Advocacy this summer has already included bills in Congress that will impact communities across our state, with an urgent need to prevent gun violence in the wake of too many mass shootings. We prayed and marched with local faith groups and Alliance for Gun Responsibility partners, remembering the victims and calling for action. We applaud the recent bipartisan gun legislation passed in Congress, while we know there will be more protections needed. We have also signed on to letters regarding federal housing legislation, immigration reform, the Child Tax Credit, and truth and reconciliation for survivors of Native American Boarding Schools.

Pictured are FAN Eastern Wash.A organizer Lauren Schubring and baby Stella, board member Rev. Jim CastroLang, and Policy Engagement Director Kristin Ang.

Our FAN Governing Board and staff issued a statement in response to the Supreme Court Dobbs decision that will restrict access to abortion and reproductive healthcare across our nation. Also, a faith leader in our network, the Rev. Doug Avilesbernal of the Evergreen Association of American Baptist Churches, came to Washington, D.C. on the day of Bremerton v Kennedy arguments to speak out in front of the Supreme Court to uphold the separation of church and state in the case involving a Bremerton, Wash. football coach. We have much work to do to support the religious freedoms that we value as a multi-faith movement.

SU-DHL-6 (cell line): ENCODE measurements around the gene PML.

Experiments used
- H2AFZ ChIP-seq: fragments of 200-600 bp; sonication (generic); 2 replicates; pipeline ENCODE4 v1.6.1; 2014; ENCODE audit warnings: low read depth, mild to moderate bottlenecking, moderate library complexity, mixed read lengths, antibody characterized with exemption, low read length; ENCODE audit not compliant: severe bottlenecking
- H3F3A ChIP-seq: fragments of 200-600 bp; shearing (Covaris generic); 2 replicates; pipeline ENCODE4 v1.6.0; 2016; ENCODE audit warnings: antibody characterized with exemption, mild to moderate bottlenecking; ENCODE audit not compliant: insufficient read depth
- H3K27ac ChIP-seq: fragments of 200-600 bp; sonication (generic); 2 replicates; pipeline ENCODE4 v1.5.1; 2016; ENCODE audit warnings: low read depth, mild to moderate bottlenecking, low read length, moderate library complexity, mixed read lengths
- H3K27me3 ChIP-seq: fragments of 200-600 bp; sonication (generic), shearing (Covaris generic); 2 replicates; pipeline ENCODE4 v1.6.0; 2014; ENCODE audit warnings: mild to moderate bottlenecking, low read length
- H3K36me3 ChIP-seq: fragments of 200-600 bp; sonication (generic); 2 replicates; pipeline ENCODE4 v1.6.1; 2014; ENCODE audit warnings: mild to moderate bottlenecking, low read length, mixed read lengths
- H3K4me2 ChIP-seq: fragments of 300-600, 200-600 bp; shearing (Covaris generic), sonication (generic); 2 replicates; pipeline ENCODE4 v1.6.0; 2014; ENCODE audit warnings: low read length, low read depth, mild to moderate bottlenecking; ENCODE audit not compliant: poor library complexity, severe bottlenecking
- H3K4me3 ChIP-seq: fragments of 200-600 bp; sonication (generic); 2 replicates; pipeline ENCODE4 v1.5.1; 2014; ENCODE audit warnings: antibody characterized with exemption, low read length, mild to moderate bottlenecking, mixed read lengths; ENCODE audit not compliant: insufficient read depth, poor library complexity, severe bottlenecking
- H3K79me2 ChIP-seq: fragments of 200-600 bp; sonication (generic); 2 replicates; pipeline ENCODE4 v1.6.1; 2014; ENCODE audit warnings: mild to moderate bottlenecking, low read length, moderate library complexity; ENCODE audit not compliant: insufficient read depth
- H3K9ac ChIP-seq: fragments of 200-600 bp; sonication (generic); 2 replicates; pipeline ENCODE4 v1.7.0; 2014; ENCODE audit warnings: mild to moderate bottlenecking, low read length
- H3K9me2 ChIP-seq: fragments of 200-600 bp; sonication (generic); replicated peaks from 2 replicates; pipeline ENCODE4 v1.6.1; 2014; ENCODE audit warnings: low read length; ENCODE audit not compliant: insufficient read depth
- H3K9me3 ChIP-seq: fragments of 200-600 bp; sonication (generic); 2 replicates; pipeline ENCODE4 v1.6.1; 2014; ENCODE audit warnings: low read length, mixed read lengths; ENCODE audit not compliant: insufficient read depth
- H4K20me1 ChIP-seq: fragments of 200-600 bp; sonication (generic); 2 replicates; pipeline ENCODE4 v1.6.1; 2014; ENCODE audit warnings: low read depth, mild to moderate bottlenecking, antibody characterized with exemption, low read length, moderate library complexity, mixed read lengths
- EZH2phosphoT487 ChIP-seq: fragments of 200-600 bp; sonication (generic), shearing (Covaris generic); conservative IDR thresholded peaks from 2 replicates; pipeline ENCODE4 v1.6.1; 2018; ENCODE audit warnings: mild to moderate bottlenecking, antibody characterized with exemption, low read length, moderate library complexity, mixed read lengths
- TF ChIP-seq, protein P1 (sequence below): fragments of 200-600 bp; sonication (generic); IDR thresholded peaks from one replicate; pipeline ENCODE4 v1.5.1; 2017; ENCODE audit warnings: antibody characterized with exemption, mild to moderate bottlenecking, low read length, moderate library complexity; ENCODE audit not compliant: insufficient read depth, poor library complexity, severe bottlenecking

During the month of June, we were able to celebrate as well. FAN had a presence at the Spokane Pride march and festival, and many of our faith communities were visible in their local Pride events. Faith communities and community groups collaborated to celebrate Juneteenth in a big way for the first time as a federal holiday. We give thanks for the ability to celebrate love, inclusion, and freedom in the midst of the hard work we all do together!